- Production capacity, delay in release of new collections coming under discussion
ZURICH: Times have been so good for luxury watchmakers that they are running behind demand, forcing some to delay the release of new collections and others to invest more in production capacity.
After the pandemic severely hit the global economy in 2020, the sector enjoyed a spectacular recovery last year and started 2022 with a bang, though Russia's war in Ukraine created new uncertainties.
Watches were the best performing business for French luxury group Hermes, with sales soaring by 73 percent last year.
"We had an extraordinary year in the watches business," Hermes vice president Guillaume de Seynes told AFP at Watches and Wonders in Geneva this week, one of the industry's biggest annual showcases.
"We can feel a very strong dynamic for watchmaking everywhere in the world," he said, adding that there was hot demand for a men's watch model last year.
"We could have even sold more if we had been able to make more," de Seynes said, noting that watchmakers face a "demand phenomenon that exceeds production capacity."
His priority for 2022 is to invest in production.
The Oris brand also had "a very strong year", said its chief executive, Rolf Studer.
Oris watches range between 1,800 and 7,200 Swiss francs ($1,928 and $7,710 or 1,767 euros and 7,064 euros).
The company had to delay the launch of a new collection in the higher price range because it did not produce enough watch movements -- their internal mechanisms -- in its workshops.
The watch was supposed to come out last summer but it is only launching now.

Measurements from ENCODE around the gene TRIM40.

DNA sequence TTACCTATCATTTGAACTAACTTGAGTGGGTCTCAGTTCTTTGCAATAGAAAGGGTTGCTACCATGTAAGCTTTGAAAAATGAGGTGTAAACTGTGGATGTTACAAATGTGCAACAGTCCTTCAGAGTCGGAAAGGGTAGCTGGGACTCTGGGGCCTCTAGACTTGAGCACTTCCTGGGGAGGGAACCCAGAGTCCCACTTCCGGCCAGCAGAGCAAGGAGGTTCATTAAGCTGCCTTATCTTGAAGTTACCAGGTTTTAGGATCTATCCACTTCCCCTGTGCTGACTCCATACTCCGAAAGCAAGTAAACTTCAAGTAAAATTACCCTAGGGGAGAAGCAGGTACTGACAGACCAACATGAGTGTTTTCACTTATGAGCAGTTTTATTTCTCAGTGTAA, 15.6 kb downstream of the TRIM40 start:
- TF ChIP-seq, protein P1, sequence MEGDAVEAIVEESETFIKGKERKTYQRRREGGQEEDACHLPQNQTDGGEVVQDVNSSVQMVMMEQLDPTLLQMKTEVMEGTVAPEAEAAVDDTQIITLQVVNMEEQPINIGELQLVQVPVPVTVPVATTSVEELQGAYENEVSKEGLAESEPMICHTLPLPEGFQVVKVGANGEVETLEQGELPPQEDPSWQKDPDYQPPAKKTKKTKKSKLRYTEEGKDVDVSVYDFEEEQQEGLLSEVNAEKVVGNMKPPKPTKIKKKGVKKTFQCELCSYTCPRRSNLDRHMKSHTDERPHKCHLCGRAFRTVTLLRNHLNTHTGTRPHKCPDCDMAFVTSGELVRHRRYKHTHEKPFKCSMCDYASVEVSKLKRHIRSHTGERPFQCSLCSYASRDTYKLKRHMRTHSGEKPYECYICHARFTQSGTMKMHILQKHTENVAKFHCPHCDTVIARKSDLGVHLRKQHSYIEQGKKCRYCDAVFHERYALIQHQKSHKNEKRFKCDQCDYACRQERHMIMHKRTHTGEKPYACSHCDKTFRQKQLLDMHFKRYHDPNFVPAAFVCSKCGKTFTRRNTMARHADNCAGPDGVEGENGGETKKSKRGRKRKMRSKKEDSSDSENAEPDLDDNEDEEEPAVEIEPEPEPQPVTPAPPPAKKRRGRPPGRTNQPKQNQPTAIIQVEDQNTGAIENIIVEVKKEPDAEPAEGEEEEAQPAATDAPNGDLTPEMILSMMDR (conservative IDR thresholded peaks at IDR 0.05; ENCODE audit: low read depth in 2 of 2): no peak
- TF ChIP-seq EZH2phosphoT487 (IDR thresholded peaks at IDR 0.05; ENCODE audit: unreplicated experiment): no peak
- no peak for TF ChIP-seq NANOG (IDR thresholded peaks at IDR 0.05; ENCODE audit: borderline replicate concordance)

"We planned too conservatively," Studer said.
"So we decided to keep the movements for the watches that were already out instead of launching new models and not be able to supply existing models already on the market," he added.
Swiss watch exports rebounded last year, rising by 31.2 percent after a 21.8-percent contraction in 2020, when countries closed borders and went into strict Covid lockdowns.
Exports have not only exceeded pre-pandemic levels, they beat their 2014 record, too.
They went up by almost 16 percent in the first two months of this year, according to industry data, though the recovery has been seen only in watches worth more than 3,000 Swiss francs.
The sector is now bracing for the fallout from the war in Ukraine and sanctions on Russia, which has a sizeable rich client base.
But the industry can rely on long wait lists for higher-end timepieces.
"Since we didn't have enough watches for other markets, we will sell those that won't be delivered to Russia elsewhere," Edouard Meylan, CEO of H. Moser & Cie., told AFP.
All of his 2022 production is already pre-sold to retailers and partly pre-paid by final customers.
H. Moser only makes 2,000 watches per year at an average price of 45,000 Swiss francs. The watchmaker is even rejecting orders for timepieces that require a more than two-year wait.
"There's uncertainty that can be created in other markets, particularly financial markets," Meylan said.
"But we would have to have a big crash for an independent brand like ours to be affected," he added.